Homo Killer Pose
Willi Ninja, Mother of the House of Ninja and one of the stars of Jennie Livingston’s brilliant 1990 documentary about Harlem ballroom culture, Paris is Burning, died Saturday at the age of 45, ending his bout with a long-term illness.
If you don’t remember Ninja, perhaps you’ll remember the dance style of which he was a master and that was consequently made into a worldwide obsession after Madonna discovered it one night at a New York club. It became the basis for one of her most iconic songs—”vogue.” A few years ago, several breakdancers active in the 1980’s and ‘90’s confessed to me that, despite the fact that Willia Ninja was homosexual (a taboo in old school b-boy culture), he commanded their absolute and final respect because of the way he had mastered his mind and his body and integrated them both subjectively and objectively.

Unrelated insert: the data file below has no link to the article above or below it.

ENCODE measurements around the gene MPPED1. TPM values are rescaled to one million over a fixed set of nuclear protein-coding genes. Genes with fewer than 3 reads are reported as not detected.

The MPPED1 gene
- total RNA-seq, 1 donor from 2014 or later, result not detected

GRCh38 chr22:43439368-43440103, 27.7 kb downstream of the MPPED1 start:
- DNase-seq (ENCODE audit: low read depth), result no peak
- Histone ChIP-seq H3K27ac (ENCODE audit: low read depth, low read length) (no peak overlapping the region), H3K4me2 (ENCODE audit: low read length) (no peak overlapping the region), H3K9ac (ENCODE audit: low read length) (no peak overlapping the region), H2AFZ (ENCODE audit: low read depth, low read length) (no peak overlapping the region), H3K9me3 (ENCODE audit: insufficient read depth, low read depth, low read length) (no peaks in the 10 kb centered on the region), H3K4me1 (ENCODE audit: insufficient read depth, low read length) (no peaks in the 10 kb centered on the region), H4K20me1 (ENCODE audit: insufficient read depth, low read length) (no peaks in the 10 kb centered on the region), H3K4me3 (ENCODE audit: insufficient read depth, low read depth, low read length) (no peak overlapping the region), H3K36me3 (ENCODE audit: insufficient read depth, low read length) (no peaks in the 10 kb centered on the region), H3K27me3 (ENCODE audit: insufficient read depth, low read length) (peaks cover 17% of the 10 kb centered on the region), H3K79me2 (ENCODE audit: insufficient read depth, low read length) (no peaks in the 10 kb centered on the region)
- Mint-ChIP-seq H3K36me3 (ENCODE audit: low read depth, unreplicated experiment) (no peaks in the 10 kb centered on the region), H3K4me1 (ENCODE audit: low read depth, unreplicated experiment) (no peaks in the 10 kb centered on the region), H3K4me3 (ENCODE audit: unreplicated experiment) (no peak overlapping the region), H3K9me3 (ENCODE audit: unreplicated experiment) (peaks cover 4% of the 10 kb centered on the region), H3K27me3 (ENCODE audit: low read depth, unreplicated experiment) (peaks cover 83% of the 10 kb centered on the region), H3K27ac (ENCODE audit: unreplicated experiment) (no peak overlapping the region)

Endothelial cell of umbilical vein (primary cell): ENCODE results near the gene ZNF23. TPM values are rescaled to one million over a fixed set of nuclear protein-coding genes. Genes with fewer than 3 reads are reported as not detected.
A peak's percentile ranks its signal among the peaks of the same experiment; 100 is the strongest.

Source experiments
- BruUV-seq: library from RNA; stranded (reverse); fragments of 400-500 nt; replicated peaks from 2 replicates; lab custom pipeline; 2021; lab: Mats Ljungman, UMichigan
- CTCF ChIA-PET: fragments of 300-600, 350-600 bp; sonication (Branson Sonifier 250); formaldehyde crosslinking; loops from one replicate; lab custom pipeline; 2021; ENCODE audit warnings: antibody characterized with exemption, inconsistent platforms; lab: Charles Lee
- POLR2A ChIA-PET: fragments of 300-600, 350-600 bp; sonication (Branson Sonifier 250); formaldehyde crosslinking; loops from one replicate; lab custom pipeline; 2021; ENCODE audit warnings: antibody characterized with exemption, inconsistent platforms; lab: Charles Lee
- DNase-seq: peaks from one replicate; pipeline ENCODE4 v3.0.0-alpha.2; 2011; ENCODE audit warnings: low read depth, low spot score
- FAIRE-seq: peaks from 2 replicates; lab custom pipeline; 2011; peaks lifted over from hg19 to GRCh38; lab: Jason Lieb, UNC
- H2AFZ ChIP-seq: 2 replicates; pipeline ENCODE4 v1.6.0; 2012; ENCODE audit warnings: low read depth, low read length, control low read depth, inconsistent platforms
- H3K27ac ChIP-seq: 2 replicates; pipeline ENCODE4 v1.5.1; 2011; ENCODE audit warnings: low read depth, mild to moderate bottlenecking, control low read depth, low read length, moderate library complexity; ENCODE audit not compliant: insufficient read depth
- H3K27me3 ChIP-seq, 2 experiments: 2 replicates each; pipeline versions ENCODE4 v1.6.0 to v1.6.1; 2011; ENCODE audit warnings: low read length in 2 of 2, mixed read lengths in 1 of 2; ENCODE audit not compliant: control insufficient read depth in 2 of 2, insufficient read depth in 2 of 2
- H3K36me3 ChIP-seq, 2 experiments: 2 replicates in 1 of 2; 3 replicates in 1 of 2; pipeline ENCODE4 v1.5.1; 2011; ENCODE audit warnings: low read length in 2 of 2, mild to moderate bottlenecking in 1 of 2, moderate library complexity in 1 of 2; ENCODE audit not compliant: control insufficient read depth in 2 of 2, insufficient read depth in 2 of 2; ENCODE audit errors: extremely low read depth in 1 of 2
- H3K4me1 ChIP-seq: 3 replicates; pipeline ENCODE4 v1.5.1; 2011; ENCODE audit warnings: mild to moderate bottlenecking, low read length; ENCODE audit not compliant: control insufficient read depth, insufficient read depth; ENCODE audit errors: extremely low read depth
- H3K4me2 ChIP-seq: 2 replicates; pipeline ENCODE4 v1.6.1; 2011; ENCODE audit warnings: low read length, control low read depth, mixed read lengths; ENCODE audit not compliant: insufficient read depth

In Malcolm McLaren’s 1989 song “Deep in Vogue,” there’s a soundbyte from an interview with Ninja in which he states:
The House of Xtravaganza, the House of Ebony, the House of Dupree: Who the hell are they? You know, they’re somebody when they’re in that little ballroom
Of course, that wasn’t strictly true for him. He and two other voguers from that scene “made it” in the relative big time. He became an active choreographer, walked a few runway shows in Paris, was photographed and interviewed, and gave vogue performances throughout Europe and in Asia. While not a superstar, he was an ambassador of a creative spire of queer culture in the proper sense—one that continues to flourish in ballrooms from L.A. to Chicago to Atlanta to New York. His performances were the perfection of physical expression—an heroic marriage of athleticism and aesthetics. He will be missed.
If you want to see him and a load of other dancers practicing what really constituted vogue back in his day, I’ve uploaded an excellent video to YouTube. You’ll be surprised; it’s so much more than striking a pose. Fittingly, Willi Ninja is the first figure on the screen: